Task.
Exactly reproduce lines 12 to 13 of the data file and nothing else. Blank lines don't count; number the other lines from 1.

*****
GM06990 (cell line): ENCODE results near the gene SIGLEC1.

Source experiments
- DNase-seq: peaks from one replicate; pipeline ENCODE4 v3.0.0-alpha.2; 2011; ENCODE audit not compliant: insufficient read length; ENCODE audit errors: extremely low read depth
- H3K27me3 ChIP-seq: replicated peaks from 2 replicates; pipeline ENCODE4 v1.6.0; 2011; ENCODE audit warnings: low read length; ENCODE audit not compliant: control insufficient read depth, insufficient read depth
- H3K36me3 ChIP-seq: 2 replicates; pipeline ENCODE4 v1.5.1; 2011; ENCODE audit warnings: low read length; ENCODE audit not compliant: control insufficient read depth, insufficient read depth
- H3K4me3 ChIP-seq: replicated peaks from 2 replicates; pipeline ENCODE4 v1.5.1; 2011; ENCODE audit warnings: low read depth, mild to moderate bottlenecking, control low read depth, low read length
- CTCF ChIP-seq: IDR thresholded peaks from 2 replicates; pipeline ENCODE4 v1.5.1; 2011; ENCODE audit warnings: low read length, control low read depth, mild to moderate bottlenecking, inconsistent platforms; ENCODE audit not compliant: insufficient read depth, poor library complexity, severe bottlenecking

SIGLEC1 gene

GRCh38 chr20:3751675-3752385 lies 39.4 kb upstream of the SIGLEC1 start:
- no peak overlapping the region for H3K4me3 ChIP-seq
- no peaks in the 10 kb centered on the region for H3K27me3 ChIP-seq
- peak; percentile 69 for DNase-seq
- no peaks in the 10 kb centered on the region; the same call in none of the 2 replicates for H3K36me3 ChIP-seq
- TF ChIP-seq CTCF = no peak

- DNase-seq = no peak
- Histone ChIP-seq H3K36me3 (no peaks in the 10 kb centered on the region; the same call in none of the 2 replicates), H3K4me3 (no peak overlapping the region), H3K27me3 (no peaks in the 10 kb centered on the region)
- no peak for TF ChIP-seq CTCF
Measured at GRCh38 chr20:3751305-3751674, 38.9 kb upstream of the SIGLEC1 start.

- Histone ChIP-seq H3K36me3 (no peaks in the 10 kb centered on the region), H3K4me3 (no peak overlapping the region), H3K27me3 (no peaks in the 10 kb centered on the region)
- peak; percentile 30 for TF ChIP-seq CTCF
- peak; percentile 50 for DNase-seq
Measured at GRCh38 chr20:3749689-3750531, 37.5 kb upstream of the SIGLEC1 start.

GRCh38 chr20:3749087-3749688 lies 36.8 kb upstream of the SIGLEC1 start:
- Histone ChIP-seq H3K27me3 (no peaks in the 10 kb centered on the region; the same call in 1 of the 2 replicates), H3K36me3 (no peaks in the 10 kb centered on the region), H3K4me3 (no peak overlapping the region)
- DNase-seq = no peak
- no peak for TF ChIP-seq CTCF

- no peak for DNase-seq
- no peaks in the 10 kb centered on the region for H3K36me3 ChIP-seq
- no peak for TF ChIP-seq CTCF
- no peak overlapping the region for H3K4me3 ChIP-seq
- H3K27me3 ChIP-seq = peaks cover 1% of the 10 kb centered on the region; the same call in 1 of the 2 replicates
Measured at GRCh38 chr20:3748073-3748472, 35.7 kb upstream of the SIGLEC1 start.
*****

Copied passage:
- peak; percentile 69 for DNase-seq
- no peaks in the 10 kb centered on the region; the same call in none of the 2 replicates for H3K36me3 ChIP-seq